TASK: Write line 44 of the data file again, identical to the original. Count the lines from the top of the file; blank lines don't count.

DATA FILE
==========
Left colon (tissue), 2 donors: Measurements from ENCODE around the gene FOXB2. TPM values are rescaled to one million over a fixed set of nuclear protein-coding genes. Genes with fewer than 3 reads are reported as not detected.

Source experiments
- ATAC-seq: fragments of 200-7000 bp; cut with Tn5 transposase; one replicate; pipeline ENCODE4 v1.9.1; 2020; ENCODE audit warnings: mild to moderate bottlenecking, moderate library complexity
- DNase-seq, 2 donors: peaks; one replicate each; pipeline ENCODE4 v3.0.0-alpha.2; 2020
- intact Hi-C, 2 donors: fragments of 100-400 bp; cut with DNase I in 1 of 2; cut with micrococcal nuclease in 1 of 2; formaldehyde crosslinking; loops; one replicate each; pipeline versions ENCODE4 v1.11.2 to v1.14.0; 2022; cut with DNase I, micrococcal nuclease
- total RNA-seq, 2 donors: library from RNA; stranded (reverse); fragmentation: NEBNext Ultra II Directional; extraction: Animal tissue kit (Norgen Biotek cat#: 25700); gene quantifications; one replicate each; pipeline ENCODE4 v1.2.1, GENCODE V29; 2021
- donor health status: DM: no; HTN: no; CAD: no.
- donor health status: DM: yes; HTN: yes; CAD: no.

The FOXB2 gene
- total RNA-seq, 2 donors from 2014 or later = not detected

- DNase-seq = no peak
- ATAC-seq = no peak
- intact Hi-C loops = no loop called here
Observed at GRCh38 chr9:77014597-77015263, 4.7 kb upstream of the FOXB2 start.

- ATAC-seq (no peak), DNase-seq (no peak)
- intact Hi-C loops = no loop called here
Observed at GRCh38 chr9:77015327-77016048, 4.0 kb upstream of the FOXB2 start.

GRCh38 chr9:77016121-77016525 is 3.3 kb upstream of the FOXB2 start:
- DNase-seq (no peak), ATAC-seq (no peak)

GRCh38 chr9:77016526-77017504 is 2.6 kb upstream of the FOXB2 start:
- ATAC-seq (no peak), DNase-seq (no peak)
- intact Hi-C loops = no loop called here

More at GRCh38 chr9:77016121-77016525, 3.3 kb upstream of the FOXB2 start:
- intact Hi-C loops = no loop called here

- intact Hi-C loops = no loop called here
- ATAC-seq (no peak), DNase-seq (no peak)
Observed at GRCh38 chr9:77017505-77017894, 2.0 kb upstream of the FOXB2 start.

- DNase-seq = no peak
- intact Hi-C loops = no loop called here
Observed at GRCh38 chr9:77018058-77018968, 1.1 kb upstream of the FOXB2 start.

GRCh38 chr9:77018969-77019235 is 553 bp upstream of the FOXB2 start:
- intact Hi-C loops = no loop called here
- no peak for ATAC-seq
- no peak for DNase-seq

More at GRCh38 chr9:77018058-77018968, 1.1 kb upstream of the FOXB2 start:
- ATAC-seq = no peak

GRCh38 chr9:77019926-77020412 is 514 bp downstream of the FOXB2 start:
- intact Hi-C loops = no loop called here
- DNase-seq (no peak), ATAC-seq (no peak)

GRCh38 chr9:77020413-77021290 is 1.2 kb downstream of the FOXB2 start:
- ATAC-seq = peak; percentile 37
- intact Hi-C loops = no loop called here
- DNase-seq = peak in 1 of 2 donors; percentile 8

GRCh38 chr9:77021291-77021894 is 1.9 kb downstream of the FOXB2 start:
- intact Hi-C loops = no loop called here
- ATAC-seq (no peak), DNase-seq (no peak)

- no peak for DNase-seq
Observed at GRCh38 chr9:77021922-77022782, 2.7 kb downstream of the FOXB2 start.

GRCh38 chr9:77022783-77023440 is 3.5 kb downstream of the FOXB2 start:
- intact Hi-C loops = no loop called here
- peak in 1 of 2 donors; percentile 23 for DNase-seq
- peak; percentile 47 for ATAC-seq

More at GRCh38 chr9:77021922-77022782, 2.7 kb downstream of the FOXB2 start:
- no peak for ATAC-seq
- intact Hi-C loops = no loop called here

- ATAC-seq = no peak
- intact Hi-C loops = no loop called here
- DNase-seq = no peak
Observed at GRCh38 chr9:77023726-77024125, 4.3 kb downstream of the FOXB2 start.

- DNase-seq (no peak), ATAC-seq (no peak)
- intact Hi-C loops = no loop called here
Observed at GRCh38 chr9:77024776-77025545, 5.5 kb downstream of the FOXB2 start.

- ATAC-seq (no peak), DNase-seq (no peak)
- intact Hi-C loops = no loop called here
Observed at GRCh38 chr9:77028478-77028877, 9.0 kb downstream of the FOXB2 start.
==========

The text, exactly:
GRCh38 chr9:77021291-77021894 is 1.9 kb downstream of the FOXB2 start: